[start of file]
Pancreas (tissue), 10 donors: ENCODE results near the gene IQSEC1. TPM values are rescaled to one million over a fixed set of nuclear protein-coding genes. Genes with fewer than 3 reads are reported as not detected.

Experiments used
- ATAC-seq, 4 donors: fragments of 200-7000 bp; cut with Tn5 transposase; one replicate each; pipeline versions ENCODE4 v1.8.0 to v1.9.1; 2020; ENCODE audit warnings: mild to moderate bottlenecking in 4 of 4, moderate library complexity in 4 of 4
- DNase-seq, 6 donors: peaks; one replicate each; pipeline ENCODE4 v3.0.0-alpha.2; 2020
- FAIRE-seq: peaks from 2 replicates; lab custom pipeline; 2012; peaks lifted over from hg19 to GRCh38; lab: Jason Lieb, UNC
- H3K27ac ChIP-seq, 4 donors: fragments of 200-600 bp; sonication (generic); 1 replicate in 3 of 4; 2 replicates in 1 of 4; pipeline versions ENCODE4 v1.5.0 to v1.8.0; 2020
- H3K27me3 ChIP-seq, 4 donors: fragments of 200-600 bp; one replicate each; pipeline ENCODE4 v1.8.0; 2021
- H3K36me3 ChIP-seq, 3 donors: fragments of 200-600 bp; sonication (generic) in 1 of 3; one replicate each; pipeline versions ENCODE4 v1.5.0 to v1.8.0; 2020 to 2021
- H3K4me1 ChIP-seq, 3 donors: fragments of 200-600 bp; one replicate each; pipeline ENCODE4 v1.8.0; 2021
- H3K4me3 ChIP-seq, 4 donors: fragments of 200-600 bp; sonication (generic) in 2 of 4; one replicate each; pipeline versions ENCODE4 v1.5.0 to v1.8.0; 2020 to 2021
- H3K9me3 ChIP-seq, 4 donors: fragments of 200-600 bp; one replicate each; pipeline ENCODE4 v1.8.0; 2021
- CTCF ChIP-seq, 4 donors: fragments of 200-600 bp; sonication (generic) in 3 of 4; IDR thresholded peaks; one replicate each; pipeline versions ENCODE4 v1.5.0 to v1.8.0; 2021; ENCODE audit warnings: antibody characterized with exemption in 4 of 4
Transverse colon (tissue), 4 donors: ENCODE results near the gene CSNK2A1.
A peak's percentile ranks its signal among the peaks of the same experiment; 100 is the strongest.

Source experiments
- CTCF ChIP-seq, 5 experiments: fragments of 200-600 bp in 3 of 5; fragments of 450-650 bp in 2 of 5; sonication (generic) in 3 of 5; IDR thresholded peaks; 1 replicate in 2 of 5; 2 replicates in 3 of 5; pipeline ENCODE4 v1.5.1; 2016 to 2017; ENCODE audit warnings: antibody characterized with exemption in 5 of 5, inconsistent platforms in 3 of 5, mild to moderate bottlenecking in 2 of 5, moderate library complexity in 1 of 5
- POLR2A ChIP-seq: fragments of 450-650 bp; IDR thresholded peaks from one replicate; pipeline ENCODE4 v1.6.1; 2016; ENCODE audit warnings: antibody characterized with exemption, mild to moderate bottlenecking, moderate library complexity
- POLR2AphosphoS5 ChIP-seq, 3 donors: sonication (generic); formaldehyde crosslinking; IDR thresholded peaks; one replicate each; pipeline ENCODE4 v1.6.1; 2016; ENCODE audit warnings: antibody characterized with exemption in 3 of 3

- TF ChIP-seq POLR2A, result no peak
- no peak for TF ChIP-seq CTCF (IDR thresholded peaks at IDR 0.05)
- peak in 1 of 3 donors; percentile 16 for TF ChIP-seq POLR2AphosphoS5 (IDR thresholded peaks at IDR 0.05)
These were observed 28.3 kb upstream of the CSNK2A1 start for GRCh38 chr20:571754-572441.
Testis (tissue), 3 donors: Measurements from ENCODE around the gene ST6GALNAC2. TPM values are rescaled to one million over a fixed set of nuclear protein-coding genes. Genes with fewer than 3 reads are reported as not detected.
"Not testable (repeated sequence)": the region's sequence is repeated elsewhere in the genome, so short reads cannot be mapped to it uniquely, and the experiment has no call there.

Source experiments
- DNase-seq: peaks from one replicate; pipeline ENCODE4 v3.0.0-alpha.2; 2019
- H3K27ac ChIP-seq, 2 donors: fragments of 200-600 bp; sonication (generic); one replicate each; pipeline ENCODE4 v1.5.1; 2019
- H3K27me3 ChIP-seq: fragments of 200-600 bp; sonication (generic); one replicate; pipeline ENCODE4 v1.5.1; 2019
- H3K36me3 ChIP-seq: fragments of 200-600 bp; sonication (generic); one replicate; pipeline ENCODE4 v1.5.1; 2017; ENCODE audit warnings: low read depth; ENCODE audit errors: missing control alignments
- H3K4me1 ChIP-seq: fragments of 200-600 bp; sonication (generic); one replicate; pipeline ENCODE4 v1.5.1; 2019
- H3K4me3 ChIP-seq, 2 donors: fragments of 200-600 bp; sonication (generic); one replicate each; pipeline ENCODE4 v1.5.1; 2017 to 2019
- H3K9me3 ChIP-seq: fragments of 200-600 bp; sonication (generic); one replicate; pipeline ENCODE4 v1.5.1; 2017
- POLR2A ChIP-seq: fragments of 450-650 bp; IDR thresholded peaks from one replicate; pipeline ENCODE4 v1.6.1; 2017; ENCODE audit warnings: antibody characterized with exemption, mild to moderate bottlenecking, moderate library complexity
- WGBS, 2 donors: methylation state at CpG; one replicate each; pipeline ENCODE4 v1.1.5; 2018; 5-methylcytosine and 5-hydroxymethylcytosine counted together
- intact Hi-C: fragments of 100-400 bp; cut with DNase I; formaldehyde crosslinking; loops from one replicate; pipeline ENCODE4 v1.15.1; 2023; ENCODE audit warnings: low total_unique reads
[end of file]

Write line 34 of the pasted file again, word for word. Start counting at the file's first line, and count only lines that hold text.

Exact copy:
- WGBS, 2 donors: methylation state at CpG; one replicate each; pipeline ENCODE4 v1.1.5; 2018; 5-methylcytosine and 5-hydroxymethylcytosine counted together